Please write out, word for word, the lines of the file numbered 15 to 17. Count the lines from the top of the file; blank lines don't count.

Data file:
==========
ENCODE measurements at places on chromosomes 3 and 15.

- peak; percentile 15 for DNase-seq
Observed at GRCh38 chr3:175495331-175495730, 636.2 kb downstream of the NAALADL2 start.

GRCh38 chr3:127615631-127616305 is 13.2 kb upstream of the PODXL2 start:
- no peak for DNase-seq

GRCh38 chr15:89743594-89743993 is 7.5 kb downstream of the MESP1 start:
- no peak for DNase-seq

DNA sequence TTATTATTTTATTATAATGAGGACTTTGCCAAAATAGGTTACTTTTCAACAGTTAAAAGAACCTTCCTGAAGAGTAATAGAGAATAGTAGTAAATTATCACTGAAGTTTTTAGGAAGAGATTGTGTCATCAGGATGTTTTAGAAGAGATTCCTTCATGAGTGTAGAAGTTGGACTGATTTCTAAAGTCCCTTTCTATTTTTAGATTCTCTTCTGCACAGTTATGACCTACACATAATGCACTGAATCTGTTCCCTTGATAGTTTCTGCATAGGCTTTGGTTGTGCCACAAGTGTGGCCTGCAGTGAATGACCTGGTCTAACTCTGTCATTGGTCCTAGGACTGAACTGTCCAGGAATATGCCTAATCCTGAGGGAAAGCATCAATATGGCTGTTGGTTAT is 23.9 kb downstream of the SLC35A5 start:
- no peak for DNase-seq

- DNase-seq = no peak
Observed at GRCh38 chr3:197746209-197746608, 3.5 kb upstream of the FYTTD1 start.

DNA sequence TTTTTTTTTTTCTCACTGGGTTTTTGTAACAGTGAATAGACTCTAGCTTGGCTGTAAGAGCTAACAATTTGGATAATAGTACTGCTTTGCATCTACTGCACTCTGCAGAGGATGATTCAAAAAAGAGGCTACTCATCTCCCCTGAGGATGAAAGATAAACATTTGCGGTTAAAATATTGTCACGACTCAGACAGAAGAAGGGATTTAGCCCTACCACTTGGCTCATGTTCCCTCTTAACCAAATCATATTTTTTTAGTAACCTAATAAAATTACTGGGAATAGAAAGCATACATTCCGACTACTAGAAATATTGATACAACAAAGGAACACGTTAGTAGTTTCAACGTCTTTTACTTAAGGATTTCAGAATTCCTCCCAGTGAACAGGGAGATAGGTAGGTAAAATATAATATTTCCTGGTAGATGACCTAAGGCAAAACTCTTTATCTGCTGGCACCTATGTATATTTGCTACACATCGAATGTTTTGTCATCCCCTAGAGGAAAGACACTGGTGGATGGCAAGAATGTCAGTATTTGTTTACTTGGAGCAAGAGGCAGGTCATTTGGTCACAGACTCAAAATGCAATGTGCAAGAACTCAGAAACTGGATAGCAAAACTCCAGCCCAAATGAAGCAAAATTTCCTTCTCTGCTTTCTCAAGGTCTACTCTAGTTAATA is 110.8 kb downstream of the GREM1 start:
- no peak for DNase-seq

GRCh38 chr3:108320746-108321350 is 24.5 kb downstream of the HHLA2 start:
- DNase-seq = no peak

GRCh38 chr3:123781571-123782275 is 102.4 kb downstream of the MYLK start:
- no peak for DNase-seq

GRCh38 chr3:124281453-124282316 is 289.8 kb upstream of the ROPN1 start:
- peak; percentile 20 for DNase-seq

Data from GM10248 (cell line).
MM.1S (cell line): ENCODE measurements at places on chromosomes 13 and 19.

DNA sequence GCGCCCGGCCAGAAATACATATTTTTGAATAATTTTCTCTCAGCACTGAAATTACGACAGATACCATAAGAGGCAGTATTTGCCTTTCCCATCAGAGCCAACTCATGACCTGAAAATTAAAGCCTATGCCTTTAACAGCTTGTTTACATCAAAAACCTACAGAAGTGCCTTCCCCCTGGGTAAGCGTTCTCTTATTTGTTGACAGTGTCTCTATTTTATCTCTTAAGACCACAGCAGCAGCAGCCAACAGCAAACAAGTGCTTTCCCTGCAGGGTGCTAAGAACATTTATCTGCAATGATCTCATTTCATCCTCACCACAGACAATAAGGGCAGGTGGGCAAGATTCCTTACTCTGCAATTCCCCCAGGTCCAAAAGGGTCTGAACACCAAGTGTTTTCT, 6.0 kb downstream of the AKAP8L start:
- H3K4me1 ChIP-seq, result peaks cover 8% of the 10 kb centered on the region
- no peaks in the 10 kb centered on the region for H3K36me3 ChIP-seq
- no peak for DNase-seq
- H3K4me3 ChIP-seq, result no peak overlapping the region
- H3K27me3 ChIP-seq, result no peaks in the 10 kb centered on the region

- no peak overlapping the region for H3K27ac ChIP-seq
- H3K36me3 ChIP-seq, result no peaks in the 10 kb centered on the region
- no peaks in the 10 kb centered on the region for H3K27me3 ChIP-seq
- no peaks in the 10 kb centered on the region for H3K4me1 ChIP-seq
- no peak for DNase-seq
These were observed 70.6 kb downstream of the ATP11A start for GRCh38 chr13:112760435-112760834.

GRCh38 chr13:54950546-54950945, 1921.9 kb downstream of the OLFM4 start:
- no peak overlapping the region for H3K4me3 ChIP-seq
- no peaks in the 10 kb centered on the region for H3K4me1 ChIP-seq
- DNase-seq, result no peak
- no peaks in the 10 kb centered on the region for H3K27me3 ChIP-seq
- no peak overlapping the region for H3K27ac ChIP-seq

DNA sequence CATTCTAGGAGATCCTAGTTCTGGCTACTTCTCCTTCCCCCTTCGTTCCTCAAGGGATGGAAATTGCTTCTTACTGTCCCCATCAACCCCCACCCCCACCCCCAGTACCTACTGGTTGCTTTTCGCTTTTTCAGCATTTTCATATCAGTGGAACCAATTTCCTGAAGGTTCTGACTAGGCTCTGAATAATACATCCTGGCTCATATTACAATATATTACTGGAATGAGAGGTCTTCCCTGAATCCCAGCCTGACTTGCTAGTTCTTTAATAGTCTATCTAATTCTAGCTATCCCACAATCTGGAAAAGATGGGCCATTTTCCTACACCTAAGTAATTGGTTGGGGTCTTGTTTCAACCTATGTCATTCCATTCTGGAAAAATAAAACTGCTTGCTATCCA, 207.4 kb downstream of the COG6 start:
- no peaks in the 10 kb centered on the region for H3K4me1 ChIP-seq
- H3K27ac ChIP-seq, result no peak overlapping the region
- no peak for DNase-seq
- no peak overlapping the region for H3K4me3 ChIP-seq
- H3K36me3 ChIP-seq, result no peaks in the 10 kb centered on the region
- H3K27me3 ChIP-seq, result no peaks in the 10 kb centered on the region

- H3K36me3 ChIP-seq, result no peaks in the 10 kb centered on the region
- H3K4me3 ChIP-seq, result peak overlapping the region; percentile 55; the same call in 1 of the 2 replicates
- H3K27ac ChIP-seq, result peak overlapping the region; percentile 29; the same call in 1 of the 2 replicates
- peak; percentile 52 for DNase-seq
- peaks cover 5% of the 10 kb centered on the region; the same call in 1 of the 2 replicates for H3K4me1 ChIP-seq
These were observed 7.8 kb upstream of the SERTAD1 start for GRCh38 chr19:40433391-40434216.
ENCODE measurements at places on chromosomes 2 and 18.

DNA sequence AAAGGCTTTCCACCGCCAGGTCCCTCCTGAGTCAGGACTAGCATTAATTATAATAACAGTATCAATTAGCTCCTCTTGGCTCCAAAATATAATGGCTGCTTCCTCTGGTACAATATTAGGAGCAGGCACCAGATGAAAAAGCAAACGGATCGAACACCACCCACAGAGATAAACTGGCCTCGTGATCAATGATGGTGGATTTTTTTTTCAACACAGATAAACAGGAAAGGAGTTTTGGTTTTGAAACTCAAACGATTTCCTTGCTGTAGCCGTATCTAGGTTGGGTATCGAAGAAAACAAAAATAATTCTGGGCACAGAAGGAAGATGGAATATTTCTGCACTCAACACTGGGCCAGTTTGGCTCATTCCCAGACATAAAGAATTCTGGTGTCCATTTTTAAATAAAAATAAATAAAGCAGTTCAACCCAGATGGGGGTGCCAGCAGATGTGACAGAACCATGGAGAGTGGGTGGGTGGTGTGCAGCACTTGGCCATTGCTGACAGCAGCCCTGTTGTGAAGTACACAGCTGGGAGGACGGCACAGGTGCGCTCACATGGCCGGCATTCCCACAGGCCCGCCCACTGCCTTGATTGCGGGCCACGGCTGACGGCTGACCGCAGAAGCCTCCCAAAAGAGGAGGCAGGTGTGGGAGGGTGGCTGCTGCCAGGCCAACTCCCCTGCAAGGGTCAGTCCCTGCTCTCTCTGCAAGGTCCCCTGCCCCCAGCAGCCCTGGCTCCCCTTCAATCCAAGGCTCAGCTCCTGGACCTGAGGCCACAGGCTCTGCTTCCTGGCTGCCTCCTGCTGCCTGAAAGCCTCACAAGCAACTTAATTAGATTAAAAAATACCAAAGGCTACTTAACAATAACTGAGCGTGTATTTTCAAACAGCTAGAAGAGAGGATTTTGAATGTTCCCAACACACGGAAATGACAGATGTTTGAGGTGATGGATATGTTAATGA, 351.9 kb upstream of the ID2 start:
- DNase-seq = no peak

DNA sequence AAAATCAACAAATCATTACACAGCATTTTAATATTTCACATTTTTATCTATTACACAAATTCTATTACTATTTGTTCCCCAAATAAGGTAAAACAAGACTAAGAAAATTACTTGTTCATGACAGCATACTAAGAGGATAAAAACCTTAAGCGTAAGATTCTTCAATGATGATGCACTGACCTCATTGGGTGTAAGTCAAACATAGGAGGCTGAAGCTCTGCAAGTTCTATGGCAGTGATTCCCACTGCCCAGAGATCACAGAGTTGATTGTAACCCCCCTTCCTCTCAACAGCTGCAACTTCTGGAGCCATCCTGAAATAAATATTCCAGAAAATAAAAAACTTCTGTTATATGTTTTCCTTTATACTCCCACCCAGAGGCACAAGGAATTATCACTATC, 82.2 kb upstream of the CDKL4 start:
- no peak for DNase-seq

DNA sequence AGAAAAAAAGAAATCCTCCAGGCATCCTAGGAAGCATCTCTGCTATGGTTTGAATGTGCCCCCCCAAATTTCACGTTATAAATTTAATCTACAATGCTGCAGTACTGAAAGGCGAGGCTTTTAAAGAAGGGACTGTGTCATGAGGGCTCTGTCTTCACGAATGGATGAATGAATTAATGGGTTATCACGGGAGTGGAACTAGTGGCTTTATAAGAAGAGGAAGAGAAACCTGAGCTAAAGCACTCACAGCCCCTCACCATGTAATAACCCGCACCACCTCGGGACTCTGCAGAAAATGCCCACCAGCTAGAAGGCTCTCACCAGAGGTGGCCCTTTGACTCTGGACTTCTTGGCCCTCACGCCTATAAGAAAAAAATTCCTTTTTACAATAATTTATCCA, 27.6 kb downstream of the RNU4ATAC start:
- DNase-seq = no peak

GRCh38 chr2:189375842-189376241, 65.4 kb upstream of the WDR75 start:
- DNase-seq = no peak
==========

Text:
- DNase-seq = no peak

GRCh38 chr3:123781571-123782275 is 102.4 kb downstream of the MYLK start:
- no peak for DNase-seq